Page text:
The new Mint Museum exhibit “Requiem for Mother Emanuel” commemorates the senseless murder of nine members of Charleston’s Mother Emanuel church. The exhibit opened last week and continues at the Randolph Road branch until Feb. 19.
The shooting deaths still wrings fresh here. We’re just down the street from Charleston. Our city son, Malcolm Graham, lost his sister in the shooting. Artist Leo Twiggs created the nine-painting cycle, which he described as dealing with one of the most difficult and important subjects he has ever undertaken. Twiggs, who lives and works in South Carolina, is one of the region’s most significant artists whose paintings have long dealt with the South’s difficult racial history, according to the press release.
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Furman professor Dr. Courtney Tollison Hartness, says Twigs sought to cope with “not only the horrors of the event,” but also to create an “outlet for his amazement as South Carolinians united in grief and the Confederate battle flag was removed from the State House grounds.”
Twiggs himself states: “My paintings are a testimony to the nine who were slain. But I also record another moment: our state’s greatest moment . . . a response that moved us from tragedy to redemption. For one shining moment we looked at each other not as different races but as human beings.”
The cycle was recently on view at The Johnson Collection in Spartanburg, S.C., where it drew national attention after its impact on the coaches and captains of the Carolina Panthers NFL team.
“I’m glad we had the opportunity to experience this. We know that seeing these paintings doesn’t change what happened, but I think it’s something that families can look upon and have a sense of relief knowing that they haven’t lost their family members in vain,” Panthers’ captain Thomas Davis noted said after viewing the exhibition in Spartanburg this summer.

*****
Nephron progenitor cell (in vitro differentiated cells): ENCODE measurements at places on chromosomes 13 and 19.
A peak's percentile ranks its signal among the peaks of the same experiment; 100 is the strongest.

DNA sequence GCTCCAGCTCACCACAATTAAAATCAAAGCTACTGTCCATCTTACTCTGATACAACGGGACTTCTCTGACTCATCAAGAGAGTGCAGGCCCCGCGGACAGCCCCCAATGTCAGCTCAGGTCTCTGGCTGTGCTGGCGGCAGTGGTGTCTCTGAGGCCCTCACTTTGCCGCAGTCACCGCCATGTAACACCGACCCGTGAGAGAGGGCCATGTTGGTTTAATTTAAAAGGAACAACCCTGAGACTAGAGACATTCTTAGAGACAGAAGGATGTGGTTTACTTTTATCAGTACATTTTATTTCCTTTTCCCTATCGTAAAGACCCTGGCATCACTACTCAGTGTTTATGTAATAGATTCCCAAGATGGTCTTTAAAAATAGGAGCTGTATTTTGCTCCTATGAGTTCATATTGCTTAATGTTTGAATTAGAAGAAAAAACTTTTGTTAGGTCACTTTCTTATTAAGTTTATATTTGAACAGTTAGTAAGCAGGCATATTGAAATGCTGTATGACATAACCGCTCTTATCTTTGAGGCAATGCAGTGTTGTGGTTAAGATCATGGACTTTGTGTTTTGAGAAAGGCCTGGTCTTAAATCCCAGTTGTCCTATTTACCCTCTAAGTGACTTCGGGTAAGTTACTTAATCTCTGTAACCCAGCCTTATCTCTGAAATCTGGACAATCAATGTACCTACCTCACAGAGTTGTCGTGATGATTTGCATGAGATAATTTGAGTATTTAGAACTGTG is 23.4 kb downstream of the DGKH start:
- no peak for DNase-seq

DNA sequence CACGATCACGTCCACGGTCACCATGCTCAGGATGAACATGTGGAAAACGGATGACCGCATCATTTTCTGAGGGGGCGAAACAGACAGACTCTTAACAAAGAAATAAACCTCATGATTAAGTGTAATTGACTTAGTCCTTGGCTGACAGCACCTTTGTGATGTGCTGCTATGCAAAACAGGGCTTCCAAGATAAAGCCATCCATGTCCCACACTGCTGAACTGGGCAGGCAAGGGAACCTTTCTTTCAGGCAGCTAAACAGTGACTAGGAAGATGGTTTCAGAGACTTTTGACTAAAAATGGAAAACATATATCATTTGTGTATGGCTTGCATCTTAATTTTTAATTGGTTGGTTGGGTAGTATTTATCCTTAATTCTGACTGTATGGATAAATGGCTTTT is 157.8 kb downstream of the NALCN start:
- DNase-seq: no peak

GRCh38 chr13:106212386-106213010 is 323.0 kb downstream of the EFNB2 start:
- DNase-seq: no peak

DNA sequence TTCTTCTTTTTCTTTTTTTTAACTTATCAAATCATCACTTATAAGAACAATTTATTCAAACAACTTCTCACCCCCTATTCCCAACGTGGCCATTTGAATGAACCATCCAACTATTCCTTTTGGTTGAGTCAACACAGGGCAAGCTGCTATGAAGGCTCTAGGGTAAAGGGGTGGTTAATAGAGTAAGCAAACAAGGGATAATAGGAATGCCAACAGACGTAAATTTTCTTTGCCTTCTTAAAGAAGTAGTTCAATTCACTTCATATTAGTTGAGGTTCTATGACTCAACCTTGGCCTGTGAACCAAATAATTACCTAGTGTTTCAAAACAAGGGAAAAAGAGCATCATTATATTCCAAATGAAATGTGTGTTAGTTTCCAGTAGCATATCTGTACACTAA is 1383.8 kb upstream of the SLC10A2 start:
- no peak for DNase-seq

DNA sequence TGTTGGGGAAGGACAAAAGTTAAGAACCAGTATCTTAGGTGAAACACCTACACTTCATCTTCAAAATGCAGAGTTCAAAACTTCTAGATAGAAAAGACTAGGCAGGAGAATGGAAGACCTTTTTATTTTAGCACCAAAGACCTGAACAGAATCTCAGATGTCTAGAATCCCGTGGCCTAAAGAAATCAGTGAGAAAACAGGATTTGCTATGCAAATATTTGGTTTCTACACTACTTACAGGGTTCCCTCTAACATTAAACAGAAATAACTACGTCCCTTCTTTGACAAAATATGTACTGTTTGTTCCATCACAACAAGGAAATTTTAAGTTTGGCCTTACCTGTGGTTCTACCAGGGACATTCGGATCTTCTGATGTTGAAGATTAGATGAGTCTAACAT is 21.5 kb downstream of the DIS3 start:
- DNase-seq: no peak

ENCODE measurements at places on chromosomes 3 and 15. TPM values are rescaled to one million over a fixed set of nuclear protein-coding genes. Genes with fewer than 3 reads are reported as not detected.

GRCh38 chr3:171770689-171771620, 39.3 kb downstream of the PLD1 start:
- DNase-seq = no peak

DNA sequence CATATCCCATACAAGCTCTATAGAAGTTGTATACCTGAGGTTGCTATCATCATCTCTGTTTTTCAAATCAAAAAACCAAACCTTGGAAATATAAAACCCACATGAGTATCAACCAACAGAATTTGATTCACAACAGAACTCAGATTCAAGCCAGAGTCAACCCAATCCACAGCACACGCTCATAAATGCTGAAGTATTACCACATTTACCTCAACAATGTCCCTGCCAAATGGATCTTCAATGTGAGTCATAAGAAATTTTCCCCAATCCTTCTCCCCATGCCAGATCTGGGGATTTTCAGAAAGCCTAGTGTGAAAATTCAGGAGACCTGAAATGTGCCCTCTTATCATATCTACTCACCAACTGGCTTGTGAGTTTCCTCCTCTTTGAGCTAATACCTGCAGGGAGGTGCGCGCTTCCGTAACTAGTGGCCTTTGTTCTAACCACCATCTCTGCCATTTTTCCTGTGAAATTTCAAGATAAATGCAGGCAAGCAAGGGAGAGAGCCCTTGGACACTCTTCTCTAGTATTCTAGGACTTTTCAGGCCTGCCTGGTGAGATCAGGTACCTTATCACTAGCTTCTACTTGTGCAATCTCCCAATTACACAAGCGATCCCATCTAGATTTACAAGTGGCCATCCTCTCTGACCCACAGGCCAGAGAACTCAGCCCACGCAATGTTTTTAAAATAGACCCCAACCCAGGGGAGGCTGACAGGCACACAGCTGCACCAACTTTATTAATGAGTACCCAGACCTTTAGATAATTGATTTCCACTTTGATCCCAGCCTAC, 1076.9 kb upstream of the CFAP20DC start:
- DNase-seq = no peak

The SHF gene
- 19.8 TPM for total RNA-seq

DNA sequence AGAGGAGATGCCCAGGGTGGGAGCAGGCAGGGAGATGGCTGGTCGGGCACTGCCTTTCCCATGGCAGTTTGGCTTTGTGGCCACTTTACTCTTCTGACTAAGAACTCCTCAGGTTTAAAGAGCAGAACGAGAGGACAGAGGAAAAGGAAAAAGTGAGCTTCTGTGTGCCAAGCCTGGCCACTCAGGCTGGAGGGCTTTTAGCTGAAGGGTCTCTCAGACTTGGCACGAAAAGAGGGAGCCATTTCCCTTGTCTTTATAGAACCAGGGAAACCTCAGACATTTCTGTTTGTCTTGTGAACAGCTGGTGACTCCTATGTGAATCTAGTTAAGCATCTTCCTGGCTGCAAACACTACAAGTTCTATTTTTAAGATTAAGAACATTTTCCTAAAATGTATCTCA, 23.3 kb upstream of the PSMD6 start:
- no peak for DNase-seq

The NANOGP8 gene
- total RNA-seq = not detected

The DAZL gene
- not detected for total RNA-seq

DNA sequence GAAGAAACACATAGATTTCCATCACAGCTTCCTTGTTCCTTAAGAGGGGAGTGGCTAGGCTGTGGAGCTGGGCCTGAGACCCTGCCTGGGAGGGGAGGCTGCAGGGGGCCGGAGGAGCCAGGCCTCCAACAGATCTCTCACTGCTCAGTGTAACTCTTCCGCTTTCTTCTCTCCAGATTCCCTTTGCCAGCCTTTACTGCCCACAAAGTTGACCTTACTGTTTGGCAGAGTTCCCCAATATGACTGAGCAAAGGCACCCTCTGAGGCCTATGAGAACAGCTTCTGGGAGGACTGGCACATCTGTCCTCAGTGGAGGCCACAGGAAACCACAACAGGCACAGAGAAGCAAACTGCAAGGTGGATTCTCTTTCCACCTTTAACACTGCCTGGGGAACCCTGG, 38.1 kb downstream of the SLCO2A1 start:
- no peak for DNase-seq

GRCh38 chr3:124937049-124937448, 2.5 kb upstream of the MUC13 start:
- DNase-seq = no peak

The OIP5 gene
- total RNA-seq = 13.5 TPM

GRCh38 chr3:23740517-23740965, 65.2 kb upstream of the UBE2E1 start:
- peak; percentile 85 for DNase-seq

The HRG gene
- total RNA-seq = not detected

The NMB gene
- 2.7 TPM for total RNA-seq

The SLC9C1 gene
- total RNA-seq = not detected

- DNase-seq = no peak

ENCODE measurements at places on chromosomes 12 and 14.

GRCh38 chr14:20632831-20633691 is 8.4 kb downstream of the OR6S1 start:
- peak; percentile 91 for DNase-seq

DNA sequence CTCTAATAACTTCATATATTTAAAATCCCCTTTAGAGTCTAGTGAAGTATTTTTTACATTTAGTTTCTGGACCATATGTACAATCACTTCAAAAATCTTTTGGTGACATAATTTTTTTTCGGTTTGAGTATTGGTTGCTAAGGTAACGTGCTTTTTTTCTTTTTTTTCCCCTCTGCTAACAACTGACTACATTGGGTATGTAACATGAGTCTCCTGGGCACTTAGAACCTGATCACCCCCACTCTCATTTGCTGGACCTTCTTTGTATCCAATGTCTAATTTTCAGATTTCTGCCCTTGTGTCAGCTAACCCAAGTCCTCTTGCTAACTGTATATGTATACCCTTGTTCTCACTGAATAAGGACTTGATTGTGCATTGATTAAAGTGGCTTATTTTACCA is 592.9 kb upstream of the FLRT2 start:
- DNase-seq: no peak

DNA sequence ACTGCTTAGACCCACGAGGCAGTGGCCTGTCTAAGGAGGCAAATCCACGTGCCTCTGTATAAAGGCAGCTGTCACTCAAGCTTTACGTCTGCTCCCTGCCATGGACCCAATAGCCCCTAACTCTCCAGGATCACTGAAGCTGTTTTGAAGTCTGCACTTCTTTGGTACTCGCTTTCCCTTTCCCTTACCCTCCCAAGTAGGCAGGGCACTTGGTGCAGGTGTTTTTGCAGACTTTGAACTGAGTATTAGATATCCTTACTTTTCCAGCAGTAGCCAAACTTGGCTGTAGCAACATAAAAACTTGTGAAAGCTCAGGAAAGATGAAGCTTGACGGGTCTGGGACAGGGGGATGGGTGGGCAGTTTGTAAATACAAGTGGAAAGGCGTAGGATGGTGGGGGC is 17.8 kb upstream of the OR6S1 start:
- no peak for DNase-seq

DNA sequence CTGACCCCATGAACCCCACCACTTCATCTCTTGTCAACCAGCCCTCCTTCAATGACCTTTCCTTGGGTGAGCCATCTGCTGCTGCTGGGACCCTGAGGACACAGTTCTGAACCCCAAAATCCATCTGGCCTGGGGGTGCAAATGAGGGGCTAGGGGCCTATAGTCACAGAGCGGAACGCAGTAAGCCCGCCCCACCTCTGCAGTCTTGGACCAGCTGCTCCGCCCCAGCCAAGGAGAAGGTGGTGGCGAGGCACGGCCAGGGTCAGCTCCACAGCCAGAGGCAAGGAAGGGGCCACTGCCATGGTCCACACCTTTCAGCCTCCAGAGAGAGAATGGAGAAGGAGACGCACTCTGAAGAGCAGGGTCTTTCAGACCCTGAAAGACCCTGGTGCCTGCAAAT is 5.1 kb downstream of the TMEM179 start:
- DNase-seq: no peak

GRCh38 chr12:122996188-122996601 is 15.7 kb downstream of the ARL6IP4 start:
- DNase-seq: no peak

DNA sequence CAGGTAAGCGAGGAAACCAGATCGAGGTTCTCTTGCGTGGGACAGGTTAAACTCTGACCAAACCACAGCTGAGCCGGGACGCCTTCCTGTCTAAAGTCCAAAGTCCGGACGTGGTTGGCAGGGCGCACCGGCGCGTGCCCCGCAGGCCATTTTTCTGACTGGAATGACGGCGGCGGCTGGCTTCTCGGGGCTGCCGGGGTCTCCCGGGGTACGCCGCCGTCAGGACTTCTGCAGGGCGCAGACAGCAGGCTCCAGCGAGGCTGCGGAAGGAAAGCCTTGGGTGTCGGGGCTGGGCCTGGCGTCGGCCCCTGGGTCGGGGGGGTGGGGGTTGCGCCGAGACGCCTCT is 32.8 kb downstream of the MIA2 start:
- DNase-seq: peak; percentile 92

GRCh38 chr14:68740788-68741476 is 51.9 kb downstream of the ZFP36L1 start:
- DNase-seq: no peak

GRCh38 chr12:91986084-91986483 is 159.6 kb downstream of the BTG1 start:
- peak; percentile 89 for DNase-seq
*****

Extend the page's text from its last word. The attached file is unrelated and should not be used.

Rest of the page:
ESPN produced a segment about the Panthers’ reaction to the exhibition which aired prior to the Panthers’ Monday Night Football broadcast on October 10.
Dylann Roof is charged with the fatal shootings that occurred on June 17, 2015 in Charleston. He was recently declared competent to stand trial.
Requiem for Mother Emanuel: Carolina Artists Responses
Wednesday, February 8; 6:30-8:30 pm
MMR; FREE and Open to the Public
Former NC Senator Malcolm Graham, whose sister was lost in the June 2015 tragedy at Mother Emanuel AME Church in Charleston, shares his response to it, the nine-painting exhibition Requiem for Mother Emanuel by Artist Dr. Leo Twiggs, and his personal loss. Then Carolina visual and performing artists will respond to the art to honor those lost in the tragedy with presentations of music, dance, photography, spoken word, mixed media art and paintings. Following the program, guests will have an opportunity to chat with the artists, view their artwork, see the exhibition, and respond themselves via interactive message boards.
Requiem for Mother Emanuel–Moving from Tragedy to Redemption—Church Day One & Two
Sundays, January 29 and February 19, 2-4 pm
MMR; FREE and Open to the Public
These church-day events are a response to South Carolina artist Dr. Leo Twiggs’ nine works of art in the exhibition Requiem for Mother Emanuel, which honors those lost to tragedy in June 2015 at Mother Emanuel AME Church in Charleston, SC. During these special Sunday programs, local churches will remember this time of mourning and redemption with vocalists, musicians, choir selections, bell ringing, and liturgical dance. Guests will have an opportunity to view the exhibition and respond themselves via interactive message boards.